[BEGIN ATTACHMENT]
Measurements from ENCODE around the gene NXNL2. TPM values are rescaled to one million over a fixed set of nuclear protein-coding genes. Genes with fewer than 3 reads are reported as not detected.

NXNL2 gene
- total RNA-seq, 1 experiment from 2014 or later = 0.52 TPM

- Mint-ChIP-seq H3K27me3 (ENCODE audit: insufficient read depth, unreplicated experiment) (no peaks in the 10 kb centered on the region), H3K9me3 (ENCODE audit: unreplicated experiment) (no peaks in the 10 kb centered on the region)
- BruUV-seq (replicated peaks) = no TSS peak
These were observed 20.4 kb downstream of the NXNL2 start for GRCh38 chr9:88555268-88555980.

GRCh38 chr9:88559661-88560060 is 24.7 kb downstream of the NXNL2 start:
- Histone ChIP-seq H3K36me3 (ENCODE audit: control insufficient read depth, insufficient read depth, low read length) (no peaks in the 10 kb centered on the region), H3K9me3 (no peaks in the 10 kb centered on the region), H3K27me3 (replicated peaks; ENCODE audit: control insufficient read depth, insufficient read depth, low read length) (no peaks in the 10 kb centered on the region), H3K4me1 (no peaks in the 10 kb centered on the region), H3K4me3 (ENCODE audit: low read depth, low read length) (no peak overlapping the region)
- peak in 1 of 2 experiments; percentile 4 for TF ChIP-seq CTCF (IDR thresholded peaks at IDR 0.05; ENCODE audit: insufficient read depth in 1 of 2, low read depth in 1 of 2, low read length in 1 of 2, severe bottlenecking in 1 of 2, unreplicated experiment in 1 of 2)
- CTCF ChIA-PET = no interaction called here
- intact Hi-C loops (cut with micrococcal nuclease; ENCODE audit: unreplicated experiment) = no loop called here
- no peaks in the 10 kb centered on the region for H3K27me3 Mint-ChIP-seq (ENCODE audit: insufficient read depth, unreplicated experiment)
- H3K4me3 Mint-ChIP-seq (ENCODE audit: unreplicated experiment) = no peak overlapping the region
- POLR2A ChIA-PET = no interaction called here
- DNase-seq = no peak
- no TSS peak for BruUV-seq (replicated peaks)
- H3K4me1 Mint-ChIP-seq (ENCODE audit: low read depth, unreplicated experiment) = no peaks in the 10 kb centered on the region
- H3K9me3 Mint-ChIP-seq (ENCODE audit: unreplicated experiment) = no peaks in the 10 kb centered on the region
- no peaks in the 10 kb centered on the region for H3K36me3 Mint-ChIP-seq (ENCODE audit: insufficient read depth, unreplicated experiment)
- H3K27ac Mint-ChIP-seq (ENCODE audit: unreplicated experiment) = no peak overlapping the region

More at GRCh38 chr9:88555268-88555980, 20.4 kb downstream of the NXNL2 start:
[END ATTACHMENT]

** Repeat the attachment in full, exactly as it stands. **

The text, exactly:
Measurements from ENCODE around the gene NXNL2. TPM values are rescaled to one million over a fixed set of nuclear protein-coding genes. Genes with fewer than 3 reads are reported as not detected.

NXNL2 gene
- total RNA-seq, 1 experiment from 2014 or later = 0.52 TPM

- Mint-ChIP-seq H3K27me3 (ENCODE audit: insufficient read depth, unreplicated experiment) (no peaks in the 10 kb centered on the region), H3K9me3 (ENCODE audit: unreplicated experiment) (no peaks in the 10 kb centered on the region)
- BruUV-seq (replicated peaks) = no TSS peak
These were observed 20.4 kb downstream of the NXNL2 start for GRCh38 chr9:88555268-88555980.

GRCh38 chr9:88559661-88560060 is 24.7 kb downstream of the NXNL2 start:
- Histone ChIP-seq H3K36me3 (ENCODE audit: control insufficient read depth, insufficient read depth, low read length) (no peaks in the 10 kb centered on the region), H3K9me3 (no peaks in the 10 kb centered on the region), H3K27me3 (replicated peaks; ENCODE audit: control insufficient read depth, insufficient read depth, low read length) (no peaks in the 10 kb centered on the region), H3K4me1 (no peaks in the 10 kb centered on the region), H3K4me3 (ENCODE audit: low read depth, low read length) (no peak overlapping the region)
- peak in 1 of 2 experiments; percentile 4 for TF ChIP-seq CTCF (IDR thresholded peaks at IDR 0.05; ENCODE audit: insufficient read depth in 1 of 2, low read depth in 1 of 2, low read length in 1 of 2, severe bottlenecking in 1 of 2, unreplicated experiment in 1 of 2)
- CTCF ChIA-PET = no interaction called here
- intact Hi-C loops (cut with micrococcal nuclease; ENCODE audit: unreplicated experiment) = no loop called here
- no peaks in the 10 kb centered on the region for H3K27me3 Mint-ChIP-seq (ENCODE audit: insufficient read depth, unreplicated experiment)
- H3K4me3 Mint-ChIP-seq (ENCODE audit: unreplicated experiment) = no peak overlapping the region
- POLR2A ChIA-PET = no interaction called here
- DNase-seq = no peak
- no TSS peak for BruUV-seq (replicated peaks)
- H3K4me1 Mint-ChIP-seq (ENCODE audit: low read depth, unreplicated experiment) = no peaks in the 10 kb centered on the region
- H3K9me3 Mint-ChIP-seq (ENCODE audit: unreplicated experiment) = no peaks in the 10 kb centered on the region
- no peaks in the 10 kb centered on the region for H3K36me3 Mint-ChIP-seq (ENCODE audit: insufficient read depth, unreplicated experiment)
- H3K27ac Mint-ChIP-seq (ENCODE audit: unreplicated experiment) = no peak overlapping the region

More at GRCh38 chr9:88555268-88555980, 20.4 kb downstream of the NXNL2 start: